Due to its low margins, access networking was always a market Cisco didn’t deign to serve. But as of today, Cisco has announced it’s in the fiber-access business.
The company announced a gigabit passive optical network (GPON) system called the ME 4600 and is describing it as part of the Evolved Programmable Network (EPN) — Cisco’s networkwide fabric built of physical and virtual devices in computing, storage, and networking. In other words: Yeah, it might be just a GPON system, but according to Cisco, it has an SDN pedigree.
Cisco has been saying that the policies driving its Application-Centric Infrastructure (ACI) will eventually reach all the way out to the access network. Providing its own GPON system is certainly one way to do that.
Access vendors such as Adtran and Calix haven’t been as vocal about SDN as the switch/router crowd have been. But access could have a role in SDN, as the assumption has been that access and transport networks could talk to each other at a depth not previously possible. Bandwidth-on-demand, for instance, is one SDN use case commonly discussed; now Cisco could theoretically apply that feature all the way out in the access network.
Cisco’s full offering is called the Elastic Access portfolio, and it consists of:
- The ME 4600, which includes a box to install at the end user’s home or office as well as the chassis that sits in the carrier’s central office or point of presence (PoP)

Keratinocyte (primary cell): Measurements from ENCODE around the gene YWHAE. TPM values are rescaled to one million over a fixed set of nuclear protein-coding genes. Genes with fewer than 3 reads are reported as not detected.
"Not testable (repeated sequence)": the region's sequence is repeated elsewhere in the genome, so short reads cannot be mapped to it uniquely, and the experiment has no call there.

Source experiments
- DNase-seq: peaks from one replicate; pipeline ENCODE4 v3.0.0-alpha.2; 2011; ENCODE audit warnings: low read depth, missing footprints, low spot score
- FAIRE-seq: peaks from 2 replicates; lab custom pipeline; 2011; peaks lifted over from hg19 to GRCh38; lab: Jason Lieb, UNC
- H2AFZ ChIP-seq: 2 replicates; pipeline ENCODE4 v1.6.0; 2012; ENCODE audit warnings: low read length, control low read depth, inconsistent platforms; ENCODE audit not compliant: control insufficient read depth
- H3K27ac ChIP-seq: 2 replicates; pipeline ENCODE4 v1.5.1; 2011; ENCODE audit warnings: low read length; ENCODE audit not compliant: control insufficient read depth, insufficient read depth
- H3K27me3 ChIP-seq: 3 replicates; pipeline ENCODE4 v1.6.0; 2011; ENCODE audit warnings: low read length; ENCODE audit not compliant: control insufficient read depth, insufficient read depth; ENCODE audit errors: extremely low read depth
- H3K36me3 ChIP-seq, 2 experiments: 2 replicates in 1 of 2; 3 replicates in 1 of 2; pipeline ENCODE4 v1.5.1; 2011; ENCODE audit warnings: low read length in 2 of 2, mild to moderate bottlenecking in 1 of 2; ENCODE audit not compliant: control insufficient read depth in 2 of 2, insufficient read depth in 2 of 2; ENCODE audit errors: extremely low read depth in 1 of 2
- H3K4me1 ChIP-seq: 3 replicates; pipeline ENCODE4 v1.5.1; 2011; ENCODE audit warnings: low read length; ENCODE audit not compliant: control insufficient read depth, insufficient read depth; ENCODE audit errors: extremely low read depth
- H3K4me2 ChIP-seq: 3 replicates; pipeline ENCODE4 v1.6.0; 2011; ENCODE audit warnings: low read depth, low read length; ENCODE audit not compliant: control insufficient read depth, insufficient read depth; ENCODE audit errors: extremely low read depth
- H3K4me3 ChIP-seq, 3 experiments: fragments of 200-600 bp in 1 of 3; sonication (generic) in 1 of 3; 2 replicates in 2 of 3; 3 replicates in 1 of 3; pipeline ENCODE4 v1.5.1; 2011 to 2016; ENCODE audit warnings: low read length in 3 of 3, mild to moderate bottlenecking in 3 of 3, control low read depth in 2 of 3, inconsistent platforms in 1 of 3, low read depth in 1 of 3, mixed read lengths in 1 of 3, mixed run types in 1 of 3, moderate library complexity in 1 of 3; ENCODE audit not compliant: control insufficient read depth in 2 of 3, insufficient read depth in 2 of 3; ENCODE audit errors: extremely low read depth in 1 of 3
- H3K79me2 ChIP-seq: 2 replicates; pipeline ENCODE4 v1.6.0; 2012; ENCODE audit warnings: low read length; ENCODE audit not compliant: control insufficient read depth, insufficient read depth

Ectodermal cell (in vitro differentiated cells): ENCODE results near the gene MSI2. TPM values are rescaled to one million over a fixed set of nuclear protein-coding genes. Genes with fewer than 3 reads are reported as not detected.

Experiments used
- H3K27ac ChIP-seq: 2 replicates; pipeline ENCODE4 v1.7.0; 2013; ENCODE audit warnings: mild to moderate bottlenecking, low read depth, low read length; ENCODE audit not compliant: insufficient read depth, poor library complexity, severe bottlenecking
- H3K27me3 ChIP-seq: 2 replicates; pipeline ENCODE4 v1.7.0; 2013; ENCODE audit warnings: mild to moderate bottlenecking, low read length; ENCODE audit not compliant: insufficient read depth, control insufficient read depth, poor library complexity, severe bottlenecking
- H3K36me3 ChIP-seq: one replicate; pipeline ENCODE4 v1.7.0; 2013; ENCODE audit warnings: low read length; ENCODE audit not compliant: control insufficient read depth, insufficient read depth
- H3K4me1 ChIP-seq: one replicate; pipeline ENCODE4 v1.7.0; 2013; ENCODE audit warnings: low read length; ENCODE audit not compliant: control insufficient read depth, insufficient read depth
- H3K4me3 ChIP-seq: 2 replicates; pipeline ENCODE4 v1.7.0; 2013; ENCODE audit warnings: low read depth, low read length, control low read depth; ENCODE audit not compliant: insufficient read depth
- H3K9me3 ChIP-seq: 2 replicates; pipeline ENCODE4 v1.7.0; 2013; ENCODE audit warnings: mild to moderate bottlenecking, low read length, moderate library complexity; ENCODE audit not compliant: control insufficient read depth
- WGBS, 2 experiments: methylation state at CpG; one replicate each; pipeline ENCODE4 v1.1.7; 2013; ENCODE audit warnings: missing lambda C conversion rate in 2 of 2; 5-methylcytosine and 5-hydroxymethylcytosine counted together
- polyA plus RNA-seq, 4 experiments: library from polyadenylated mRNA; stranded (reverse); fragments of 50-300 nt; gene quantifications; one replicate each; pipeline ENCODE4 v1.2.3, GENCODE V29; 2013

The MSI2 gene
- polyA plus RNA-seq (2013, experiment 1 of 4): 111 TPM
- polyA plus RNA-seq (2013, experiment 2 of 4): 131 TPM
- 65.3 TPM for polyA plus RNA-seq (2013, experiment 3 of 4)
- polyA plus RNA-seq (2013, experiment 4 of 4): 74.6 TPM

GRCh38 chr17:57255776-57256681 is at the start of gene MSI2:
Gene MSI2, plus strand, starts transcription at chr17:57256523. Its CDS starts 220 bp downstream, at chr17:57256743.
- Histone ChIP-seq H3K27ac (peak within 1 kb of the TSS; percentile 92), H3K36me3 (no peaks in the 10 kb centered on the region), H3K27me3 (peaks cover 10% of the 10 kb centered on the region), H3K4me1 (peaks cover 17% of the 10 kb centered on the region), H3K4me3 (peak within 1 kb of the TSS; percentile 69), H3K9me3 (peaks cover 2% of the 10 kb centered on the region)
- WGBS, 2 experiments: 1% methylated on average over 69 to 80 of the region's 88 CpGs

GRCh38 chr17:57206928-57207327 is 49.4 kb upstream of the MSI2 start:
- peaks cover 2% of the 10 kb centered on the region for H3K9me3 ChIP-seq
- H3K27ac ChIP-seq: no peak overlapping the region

- The ASR 902 and 920 aggregation platforms
- The ME 1200 Ethernet Access Device, a demarcation device for controlling Carrier Ethernet services.
Access networking is alien territory to Cisco. It’s a $7 billion market led by Huawei, Alcatel-Lucent, and ZTE, writes Goldman Sachs analyst Simona Jankowski in a note published today. Most likely, Cisco will go after Tier 2 carriers, particularly in the United States, which makes its GPON entry more of a threat to Adtran and Calix, she writes.
She also notes that according to Infonetics, Cisco’s GPON platform started shipping in late 2013 but just wasn’t announced until today. Cisco claims multiple service providers are already using parts of Elastic Access.
On a side note, Cisco’s press release relates the access network to the Internet of Everything (IoE) and the $19 trillion opportunity it supposedly represents. But it turns out Guido Jouret, the head of Cisco’s IoE efforts, has left the company, as blogger Brad Reese reported.
(Photo: Generic passive optical network diagram from Wikimedia Commons.)